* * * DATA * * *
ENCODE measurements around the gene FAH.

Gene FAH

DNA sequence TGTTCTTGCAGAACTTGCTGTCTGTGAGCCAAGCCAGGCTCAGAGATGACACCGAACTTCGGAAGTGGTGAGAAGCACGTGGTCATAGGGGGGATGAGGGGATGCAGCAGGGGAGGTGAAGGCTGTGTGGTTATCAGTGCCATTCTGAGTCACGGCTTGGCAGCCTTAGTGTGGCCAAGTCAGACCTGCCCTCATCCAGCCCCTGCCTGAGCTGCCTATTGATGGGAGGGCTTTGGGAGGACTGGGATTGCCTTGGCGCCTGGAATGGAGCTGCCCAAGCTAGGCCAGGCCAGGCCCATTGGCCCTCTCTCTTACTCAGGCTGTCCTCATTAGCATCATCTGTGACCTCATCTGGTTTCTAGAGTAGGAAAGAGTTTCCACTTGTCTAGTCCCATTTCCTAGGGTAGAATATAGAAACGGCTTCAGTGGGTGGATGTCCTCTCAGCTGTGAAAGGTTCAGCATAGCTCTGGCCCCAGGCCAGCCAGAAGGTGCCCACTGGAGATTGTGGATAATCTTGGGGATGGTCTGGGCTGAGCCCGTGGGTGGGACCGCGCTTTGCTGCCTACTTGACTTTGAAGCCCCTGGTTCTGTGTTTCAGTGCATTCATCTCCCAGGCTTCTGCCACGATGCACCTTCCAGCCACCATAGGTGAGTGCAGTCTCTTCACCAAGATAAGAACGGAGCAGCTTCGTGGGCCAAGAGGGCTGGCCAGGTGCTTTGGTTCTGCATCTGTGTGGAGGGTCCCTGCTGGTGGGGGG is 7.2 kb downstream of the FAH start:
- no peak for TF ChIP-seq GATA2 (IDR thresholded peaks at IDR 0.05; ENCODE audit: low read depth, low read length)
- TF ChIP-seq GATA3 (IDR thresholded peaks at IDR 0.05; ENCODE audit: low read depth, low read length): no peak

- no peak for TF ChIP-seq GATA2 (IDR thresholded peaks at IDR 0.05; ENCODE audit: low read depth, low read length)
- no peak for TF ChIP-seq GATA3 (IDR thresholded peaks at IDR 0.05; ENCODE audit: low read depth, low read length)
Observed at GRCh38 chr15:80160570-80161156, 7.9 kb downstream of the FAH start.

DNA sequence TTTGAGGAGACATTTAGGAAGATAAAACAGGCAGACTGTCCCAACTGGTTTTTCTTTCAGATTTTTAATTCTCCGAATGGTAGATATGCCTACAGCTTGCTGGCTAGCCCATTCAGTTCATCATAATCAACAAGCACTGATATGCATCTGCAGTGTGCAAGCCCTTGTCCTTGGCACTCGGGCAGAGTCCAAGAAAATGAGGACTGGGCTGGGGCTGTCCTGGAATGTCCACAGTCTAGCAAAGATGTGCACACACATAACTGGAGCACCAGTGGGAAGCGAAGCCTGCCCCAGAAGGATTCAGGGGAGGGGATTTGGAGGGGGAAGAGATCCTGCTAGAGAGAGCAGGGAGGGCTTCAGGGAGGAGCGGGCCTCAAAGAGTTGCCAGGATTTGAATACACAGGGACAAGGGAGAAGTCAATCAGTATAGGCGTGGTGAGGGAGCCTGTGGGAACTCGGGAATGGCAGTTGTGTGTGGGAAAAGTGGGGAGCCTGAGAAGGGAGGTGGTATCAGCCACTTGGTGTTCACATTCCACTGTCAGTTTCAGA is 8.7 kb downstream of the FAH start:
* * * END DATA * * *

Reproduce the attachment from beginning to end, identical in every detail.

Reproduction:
ENCODE measurements around the gene FAH.

Gene FAH

DNA sequence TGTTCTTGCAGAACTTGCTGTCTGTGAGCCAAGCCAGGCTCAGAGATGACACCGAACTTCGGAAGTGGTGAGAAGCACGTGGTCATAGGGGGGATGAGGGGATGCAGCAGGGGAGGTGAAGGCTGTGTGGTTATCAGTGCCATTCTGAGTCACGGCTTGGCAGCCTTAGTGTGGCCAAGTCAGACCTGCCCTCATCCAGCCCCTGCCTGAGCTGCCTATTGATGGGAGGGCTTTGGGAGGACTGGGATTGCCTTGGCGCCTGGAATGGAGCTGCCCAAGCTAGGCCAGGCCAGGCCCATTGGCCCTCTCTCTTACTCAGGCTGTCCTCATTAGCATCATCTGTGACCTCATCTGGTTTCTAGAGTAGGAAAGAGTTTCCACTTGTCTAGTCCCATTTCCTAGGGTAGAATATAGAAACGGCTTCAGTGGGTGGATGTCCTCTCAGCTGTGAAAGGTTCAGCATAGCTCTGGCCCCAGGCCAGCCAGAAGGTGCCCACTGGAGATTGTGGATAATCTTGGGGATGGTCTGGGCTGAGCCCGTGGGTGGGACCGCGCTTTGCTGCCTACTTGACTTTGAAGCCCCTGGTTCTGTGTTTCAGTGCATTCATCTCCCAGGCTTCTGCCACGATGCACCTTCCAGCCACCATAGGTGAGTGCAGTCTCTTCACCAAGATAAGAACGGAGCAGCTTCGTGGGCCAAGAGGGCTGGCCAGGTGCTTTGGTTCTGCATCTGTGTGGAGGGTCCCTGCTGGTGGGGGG is 7.2 kb downstream of the FAH start:
- no peak for TF ChIP-seq GATA2 (IDR thresholded peaks at IDR 0.05; ENCODE audit: low read depth, low read length)
- TF ChIP-seq GATA3 (IDR thresholded peaks at IDR 0.05; ENCODE audit: low read depth, low read length): no peak

- no peak for TF ChIP-seq GATA2 (IDR thresholded peaks at IDR 0.05; ENCODE audit: low read depth, low read length)
- no peak for TF ChIP-seq GATA3 (IDR thresholded peaks at IDR 0.05; ENCODE audit: low read depth, low read length)
Observed at GRCh38 chr15:80160570-80161156, 7.9 kb downstream of the FAH start.

DNA sequence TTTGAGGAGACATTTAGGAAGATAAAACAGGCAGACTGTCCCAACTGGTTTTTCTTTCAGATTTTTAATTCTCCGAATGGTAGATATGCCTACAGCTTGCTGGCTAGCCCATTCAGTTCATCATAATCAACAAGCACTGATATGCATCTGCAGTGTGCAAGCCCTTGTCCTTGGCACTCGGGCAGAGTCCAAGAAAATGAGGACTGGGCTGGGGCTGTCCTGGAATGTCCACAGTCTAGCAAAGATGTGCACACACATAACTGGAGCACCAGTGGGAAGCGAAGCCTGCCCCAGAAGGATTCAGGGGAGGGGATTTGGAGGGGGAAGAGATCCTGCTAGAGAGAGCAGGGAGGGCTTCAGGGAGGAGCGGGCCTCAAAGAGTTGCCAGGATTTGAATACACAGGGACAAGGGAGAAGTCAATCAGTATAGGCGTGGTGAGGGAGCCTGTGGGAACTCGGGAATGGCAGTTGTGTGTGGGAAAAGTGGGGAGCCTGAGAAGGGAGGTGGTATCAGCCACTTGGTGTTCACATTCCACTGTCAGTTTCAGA is 8.7 kb downstream of the FAH start: